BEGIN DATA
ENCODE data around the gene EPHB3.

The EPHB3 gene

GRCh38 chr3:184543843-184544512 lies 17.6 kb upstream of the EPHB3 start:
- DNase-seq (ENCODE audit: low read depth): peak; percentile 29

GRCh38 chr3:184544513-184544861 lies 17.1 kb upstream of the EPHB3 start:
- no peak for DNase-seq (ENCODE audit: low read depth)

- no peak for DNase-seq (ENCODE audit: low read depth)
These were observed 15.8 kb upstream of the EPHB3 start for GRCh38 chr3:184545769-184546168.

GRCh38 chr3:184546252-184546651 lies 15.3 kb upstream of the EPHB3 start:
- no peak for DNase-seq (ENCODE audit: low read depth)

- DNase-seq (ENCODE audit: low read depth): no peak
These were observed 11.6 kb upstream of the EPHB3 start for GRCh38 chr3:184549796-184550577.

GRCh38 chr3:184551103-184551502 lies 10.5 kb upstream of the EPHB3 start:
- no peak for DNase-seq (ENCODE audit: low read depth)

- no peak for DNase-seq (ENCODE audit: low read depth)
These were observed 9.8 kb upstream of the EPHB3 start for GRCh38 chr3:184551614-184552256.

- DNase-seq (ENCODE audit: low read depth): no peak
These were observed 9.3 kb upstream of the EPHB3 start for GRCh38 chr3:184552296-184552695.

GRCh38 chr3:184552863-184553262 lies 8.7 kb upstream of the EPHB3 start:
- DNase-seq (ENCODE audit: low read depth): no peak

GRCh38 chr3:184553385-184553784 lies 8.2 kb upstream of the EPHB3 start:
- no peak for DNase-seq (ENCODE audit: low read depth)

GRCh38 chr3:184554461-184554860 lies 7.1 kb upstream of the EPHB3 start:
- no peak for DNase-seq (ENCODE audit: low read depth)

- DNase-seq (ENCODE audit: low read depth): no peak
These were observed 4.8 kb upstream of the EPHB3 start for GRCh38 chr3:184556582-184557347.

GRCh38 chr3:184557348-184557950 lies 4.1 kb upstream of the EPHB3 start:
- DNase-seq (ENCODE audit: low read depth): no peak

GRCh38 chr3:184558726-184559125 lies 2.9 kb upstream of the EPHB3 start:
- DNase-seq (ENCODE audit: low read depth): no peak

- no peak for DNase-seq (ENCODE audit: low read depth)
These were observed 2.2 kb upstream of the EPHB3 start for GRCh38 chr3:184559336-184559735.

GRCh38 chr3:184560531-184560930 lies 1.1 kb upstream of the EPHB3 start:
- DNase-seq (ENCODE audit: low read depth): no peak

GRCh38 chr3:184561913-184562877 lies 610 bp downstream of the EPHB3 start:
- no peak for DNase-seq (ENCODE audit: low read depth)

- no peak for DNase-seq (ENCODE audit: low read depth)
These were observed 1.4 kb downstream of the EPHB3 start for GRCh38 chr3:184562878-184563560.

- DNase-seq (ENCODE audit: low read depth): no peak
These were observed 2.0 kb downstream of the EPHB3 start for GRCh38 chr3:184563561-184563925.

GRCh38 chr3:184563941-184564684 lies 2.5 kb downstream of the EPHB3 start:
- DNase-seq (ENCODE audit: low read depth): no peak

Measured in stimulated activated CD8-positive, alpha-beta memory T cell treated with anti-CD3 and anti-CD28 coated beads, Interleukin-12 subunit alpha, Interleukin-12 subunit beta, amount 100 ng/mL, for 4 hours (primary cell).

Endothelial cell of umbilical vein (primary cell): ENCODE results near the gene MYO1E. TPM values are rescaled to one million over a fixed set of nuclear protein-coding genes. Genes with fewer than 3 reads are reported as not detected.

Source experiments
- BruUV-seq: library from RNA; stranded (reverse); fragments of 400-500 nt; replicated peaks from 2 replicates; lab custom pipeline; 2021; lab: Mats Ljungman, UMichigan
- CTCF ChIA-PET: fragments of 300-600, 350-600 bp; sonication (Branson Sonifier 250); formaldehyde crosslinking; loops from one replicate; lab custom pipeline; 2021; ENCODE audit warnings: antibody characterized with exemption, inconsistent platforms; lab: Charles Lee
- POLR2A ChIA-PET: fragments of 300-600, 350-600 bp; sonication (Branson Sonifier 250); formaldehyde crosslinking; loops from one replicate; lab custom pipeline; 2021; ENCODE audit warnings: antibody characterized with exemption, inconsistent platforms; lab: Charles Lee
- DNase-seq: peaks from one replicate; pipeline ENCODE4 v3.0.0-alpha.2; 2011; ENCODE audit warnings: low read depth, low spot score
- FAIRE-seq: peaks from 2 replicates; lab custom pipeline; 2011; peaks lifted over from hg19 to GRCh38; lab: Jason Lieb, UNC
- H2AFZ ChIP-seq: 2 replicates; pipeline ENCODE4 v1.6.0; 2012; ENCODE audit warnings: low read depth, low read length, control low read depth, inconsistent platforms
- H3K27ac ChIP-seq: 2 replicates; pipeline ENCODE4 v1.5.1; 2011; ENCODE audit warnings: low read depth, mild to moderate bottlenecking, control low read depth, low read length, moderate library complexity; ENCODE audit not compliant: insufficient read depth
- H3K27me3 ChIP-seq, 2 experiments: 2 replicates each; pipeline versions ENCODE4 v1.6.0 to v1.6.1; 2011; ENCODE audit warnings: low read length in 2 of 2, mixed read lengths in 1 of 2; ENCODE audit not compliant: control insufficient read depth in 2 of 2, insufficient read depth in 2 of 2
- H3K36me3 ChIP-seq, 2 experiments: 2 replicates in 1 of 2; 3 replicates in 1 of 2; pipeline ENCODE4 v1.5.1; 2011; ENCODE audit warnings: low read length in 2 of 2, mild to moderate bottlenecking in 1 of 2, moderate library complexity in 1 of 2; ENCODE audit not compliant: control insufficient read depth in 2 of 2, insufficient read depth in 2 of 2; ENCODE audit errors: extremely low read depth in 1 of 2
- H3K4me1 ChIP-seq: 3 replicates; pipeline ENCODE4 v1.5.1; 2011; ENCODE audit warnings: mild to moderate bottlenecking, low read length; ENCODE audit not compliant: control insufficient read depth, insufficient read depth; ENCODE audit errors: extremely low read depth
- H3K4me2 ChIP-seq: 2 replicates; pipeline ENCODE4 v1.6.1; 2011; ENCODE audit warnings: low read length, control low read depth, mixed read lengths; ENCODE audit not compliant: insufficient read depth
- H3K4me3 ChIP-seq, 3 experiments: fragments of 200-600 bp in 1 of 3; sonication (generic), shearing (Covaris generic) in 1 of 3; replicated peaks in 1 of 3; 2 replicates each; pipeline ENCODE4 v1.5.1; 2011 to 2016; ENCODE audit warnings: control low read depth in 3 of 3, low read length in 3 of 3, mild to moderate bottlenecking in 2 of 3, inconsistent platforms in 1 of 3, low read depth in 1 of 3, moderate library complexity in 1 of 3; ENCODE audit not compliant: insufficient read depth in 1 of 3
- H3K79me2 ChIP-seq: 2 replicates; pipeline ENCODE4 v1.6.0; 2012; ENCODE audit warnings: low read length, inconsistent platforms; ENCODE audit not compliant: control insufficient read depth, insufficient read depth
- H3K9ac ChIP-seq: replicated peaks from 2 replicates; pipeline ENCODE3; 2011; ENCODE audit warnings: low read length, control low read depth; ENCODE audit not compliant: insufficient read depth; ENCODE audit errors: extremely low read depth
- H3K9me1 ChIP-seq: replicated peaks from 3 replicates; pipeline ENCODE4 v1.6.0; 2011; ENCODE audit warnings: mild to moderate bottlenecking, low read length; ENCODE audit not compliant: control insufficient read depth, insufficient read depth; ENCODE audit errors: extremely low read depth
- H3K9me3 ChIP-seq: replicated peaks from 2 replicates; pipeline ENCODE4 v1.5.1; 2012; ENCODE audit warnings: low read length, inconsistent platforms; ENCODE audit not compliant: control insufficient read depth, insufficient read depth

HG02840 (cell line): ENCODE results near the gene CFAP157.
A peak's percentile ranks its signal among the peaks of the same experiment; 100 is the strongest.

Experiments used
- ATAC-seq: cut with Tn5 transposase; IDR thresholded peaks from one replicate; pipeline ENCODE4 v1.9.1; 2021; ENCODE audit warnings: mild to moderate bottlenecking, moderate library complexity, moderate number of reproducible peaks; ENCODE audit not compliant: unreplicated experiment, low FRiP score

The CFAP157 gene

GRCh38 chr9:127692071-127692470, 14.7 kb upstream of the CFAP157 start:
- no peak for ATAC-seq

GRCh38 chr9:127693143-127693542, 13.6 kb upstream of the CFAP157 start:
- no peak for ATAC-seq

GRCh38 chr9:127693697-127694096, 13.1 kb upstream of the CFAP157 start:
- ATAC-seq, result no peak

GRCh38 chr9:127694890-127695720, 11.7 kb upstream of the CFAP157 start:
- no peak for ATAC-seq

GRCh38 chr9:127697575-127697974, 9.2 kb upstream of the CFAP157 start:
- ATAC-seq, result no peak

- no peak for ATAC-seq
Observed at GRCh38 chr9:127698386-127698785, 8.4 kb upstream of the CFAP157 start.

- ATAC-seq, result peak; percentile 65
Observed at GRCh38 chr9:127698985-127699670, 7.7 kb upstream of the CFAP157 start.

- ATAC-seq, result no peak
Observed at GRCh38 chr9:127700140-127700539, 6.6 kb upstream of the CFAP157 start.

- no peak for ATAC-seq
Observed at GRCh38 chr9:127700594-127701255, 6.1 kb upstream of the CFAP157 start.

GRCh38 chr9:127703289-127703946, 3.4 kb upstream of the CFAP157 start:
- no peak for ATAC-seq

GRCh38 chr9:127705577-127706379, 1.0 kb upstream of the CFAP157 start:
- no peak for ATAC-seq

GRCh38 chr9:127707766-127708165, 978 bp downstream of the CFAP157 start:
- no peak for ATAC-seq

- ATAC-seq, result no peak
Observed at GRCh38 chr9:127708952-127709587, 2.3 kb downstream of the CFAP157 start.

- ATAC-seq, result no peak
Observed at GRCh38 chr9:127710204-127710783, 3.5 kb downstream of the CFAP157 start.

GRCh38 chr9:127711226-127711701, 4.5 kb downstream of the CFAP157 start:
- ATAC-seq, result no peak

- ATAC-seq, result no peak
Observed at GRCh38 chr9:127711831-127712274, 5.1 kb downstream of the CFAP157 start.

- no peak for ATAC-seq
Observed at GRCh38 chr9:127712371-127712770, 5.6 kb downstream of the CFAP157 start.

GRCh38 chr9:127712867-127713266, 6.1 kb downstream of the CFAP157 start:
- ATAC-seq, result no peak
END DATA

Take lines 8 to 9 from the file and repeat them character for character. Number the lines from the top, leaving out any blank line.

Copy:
These were observed 15.8 kb upstream of the EPHB3 start for GRCh38 chr3:184545769-184546168.

GRCh38 chr3:184546252-184546651 lies 15.3 kb upstream of the EPHB3 start: